In any evacuation situation, the diplomatic corps would be making travel and logistical plans with local, allied and Canadian resources according to Robertson.

Any Nazi party or influence in the Ukrainian government.

However, a brief study of the facts reveals that the Azov Battalion was the backbone of the Ukrainian military forces and was originally proudly identifying themselves as Nazis. Many western TV commentators would scoff at the idea while commenting, “How could there be Nazis in Ukraine, when the President is Jewish?”

The Nazis in Ukraine have no problem having a Jewish President Zelensky, viewing him as useful cover to operate under. A Nazi can be described as an Ultra-Nationalist, and some will use the descriptive term of Fascist.

The Azov Battalion’s political wing is the National Corps Party, a far-right political party, which holds seats in local city councils across Ukraine.

The Canadian media portrays the Ukrainians as the good-guys and the Russians as the bad-guys. Bombing and ethnic cleansing has been carried out by Kiev for almost a decade against Russian speaking civilians, who live in areas which were formerly part of Ukraine. No information is given about the UN reported ethnic cleansing and war crimes committed in the Eastern provinces of Ukraine by the Ukrainian forces, which have been ongoing since 2014. This propaganda leads some Canadians to demand the freedom of the neo-Nazi Azov Battalion.


Need for peaceful resolution

There is an immediate need for a ceasefire in Ukraine, and diplomatic negotiations to end the conflict.  Canada does not need to be a partner to a conflict which can be resolved. Just as in the case of the Iraq war in 2003, Canada can make decisions independent of US pressure.

Chinese President Xi Jinping has put forth effort to broker peace in Ukraine with his 12-point peace plan.  Xi spoke with with Ukrainian President Volodymyr Zelenskyy on April 26 by telephone, and assured Zelenskyy that Beijing would not add “fuel to the fire” of the war, and also met with Russian President Vladimir Putin in Moscow.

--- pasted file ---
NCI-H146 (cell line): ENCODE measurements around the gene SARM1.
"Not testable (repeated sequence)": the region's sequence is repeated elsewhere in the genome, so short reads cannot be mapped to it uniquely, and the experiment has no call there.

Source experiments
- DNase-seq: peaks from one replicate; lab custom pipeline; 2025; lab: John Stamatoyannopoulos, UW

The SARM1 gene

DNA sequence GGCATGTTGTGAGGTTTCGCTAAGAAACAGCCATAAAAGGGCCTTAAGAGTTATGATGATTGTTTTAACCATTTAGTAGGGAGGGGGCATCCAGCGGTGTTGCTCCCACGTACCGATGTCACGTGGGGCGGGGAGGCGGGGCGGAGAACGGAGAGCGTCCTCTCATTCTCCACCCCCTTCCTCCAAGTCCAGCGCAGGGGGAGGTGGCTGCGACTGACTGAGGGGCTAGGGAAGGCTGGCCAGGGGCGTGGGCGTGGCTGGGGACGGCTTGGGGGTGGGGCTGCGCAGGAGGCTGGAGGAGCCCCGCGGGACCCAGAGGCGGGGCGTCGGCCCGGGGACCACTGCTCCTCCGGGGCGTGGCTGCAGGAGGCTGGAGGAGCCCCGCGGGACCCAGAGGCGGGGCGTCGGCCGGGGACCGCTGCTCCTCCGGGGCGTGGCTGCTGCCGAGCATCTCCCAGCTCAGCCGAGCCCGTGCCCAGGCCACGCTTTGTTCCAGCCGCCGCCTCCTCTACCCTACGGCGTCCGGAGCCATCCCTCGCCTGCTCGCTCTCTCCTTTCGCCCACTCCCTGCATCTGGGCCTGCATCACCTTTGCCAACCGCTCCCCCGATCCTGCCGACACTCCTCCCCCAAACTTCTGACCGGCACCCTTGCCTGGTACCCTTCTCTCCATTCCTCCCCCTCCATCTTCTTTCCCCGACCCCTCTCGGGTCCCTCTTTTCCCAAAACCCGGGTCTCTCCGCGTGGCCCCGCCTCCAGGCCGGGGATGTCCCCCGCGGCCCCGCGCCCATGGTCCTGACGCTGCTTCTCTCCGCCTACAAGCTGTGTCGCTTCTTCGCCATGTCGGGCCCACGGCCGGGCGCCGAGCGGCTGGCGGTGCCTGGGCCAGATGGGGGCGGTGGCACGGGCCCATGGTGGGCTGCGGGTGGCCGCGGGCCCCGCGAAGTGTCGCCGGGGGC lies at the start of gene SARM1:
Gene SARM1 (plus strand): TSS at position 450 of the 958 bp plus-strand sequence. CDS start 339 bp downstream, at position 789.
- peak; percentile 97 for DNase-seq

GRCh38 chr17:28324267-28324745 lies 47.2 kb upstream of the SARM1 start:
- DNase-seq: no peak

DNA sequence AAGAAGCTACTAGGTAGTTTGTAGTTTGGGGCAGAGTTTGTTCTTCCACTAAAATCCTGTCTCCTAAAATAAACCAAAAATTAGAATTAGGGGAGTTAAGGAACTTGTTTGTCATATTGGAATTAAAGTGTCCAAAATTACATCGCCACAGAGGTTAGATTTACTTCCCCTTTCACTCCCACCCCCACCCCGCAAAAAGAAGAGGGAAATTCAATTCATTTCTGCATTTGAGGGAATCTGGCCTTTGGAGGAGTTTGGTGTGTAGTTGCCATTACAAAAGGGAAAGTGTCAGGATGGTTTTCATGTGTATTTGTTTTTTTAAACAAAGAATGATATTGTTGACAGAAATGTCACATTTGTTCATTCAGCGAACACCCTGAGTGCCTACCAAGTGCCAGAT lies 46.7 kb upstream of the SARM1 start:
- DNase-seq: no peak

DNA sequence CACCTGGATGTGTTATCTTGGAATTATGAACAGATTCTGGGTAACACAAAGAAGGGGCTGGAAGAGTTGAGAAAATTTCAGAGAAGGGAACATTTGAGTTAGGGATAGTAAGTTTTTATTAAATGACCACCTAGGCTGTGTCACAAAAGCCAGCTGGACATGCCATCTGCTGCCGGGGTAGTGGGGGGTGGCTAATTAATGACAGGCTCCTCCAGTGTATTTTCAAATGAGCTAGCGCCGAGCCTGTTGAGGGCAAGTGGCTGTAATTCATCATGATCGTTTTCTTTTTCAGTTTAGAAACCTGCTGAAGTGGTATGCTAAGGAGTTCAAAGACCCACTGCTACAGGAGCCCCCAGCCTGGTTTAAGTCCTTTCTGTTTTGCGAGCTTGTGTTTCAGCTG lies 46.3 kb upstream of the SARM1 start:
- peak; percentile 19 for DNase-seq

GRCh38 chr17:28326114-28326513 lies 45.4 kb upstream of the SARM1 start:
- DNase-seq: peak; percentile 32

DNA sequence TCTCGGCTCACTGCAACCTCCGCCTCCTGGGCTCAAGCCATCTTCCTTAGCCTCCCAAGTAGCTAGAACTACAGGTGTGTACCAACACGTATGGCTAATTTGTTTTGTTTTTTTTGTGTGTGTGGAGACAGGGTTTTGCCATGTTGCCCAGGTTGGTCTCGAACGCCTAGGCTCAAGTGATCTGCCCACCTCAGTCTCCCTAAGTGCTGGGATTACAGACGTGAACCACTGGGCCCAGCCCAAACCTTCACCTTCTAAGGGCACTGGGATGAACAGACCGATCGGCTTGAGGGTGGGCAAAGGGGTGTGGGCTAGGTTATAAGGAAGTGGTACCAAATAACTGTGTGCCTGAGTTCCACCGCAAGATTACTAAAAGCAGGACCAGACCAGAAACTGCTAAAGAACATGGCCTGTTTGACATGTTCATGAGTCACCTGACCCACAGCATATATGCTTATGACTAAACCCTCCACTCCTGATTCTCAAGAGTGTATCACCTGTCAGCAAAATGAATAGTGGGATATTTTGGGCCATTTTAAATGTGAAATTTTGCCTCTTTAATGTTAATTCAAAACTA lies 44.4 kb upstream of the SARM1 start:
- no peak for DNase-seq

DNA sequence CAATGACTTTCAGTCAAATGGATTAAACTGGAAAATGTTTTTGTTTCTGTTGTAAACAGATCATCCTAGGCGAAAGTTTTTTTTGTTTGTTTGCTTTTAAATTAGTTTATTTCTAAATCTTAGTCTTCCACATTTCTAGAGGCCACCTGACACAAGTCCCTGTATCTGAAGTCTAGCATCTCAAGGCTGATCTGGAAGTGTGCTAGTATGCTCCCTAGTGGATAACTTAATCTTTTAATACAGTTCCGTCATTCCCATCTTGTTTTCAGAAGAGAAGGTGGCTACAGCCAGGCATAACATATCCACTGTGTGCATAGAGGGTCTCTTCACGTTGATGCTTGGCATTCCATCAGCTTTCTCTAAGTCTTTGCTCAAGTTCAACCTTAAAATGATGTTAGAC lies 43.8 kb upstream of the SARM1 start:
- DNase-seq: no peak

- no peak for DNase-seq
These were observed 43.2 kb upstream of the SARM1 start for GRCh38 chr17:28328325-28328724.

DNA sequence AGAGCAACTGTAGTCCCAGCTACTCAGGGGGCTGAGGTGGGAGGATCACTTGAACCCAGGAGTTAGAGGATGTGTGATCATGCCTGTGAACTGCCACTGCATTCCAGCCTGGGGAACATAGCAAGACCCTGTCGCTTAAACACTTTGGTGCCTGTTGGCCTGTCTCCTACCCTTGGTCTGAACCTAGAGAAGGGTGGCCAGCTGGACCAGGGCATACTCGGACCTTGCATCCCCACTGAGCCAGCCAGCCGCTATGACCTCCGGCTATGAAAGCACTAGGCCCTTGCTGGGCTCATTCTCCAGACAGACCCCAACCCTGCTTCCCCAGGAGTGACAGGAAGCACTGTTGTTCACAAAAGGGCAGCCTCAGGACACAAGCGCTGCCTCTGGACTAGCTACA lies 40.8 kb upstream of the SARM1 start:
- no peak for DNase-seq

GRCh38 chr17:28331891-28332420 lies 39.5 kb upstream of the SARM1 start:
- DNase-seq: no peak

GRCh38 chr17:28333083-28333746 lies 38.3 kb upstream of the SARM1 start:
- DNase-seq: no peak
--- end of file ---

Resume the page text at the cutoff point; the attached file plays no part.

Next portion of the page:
Li Hui, China’s special representative on Eurasian affairs, will visit Ukraine, Russia, France, Germany and Poland this week as Beijing tries its hand at peacemaker.

Celso Amorim, a former foreign minister, and top adviser to Brazil’s President Luiz Inacio Lula da Silva met with Zelenskyy on May 10 in Kyiv, as da Silva continues his push for peace in the Ukraine war.

“Brazil is making a significant effort” to form a coalition of countries, including China and India, to negotiate a peace agreement,” says President Luiz Inácio Lula da Silva.

Continuing the war, and the resulting destruction of families and infrastructure is not the only option for the West to impose on Ukraine.


Steven Sahiounie is a two-time award-winning journalist


The statements, views and opinions expressed in this column are solely those of the author and do not necessarily represent those of this site. This site does not give financial, investment or medical advice.